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Depressed over being trapped between the worlds of adulthood and childhood, Jack does the logical thing, which is to walk into a bar and get drunk. Michael McKean buys him shots and talks to him about erectile dysfunction. Then Dolores shows up, dances with Jack, lets him put his hands on her butt, and kisses him. In a lot of ways, this film is just like “Big,” if “Big” were morbid and creepy and ended with the main character in old-age makeup addressing his high-school graduating class as its valedictorian. That’s how “Jack” ends, you know, with 17-year-old Jack, in his 68-year-old body, giving an inspiring speech to his classmates. “I don’t have very much time these days,” he says, “so I’ll make it quick — like my life.” The crowd laughs appreciatively at this bon mot Jack has delivered, as eager as we are to find mirth in his tragic, fatal condition.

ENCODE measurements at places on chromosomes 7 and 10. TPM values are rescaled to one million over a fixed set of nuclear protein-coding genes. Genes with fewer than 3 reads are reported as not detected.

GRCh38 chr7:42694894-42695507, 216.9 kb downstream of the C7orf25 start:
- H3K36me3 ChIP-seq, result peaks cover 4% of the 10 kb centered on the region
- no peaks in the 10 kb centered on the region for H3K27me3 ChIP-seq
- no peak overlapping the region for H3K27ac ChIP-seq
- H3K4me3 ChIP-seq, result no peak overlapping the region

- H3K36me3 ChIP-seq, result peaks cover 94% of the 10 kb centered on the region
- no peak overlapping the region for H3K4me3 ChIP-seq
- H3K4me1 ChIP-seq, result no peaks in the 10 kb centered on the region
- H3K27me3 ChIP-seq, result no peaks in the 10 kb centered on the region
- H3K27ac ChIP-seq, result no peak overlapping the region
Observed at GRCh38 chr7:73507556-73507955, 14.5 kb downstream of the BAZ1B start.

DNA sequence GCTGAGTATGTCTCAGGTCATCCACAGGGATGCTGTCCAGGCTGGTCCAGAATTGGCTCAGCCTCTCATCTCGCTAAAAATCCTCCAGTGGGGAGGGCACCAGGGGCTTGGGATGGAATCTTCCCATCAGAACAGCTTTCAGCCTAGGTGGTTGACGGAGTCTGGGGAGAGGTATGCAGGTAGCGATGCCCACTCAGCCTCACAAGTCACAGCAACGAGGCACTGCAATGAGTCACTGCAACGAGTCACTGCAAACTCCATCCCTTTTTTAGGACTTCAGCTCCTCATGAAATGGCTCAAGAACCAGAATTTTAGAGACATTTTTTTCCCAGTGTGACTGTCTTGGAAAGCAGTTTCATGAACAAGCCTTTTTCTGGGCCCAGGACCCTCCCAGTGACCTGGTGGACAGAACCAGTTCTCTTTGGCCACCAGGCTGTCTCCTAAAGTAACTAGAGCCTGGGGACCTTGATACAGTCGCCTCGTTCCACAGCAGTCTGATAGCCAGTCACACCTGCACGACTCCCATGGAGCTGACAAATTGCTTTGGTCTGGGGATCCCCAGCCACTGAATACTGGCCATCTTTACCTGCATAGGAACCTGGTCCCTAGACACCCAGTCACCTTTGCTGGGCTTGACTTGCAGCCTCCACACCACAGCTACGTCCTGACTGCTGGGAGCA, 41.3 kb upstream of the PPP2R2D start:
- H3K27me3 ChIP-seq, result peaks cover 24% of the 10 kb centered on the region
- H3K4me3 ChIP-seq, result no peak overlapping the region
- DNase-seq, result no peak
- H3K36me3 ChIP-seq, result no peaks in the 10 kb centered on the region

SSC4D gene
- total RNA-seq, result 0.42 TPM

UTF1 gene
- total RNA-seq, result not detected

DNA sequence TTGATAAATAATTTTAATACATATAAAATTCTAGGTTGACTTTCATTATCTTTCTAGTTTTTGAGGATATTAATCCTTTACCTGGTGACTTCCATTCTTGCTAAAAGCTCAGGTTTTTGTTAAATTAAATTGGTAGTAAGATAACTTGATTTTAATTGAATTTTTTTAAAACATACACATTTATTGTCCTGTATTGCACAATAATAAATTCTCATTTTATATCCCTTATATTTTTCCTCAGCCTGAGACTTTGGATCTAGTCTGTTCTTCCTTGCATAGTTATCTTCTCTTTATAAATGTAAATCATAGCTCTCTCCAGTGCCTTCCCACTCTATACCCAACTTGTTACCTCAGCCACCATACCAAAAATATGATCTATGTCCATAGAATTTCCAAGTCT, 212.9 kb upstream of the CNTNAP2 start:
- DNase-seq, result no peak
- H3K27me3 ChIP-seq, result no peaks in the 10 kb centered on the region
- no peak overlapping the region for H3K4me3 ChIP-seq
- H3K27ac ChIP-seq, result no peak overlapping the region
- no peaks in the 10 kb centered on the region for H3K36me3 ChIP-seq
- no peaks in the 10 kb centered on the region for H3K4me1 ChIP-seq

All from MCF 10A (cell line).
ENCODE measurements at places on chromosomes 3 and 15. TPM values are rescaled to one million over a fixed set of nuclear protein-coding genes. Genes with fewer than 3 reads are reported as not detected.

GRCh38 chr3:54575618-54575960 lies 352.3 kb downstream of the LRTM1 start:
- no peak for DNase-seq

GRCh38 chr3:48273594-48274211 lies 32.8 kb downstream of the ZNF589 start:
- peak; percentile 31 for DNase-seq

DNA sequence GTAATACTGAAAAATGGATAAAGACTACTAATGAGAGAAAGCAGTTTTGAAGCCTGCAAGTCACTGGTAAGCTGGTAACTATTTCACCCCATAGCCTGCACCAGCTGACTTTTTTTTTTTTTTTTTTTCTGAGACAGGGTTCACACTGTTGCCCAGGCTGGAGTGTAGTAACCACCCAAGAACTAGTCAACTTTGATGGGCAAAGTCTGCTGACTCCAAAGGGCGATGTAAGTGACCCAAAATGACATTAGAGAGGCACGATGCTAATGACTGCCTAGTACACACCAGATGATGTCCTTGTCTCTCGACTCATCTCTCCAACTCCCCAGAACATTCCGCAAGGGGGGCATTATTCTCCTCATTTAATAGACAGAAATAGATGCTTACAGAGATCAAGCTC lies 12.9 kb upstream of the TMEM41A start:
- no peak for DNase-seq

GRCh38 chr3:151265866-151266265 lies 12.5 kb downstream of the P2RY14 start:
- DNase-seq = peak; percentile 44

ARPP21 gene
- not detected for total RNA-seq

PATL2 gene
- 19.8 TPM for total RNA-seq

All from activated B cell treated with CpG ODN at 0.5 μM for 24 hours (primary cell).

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It’s never explained whether Louie’s mom learned the truth about the “man” she threw herself at, and if she did, whether it ranked among her most humiliating acts or was typical for her. Nor are we told what became of Jack after graduation night. Presumably he died very soon thereafter. That’s sad, at least theoretically, but the movie wants us to take comfort in knowing that Jack led such a rich life, what with the Penthouse buying and the desk destroying and the heavy drinking. Why, he did more in 17 years than a lot of kids do in 18 years! We’ll always remember you, Jack. We’ll always remember what a bad idea you were.

— Film.com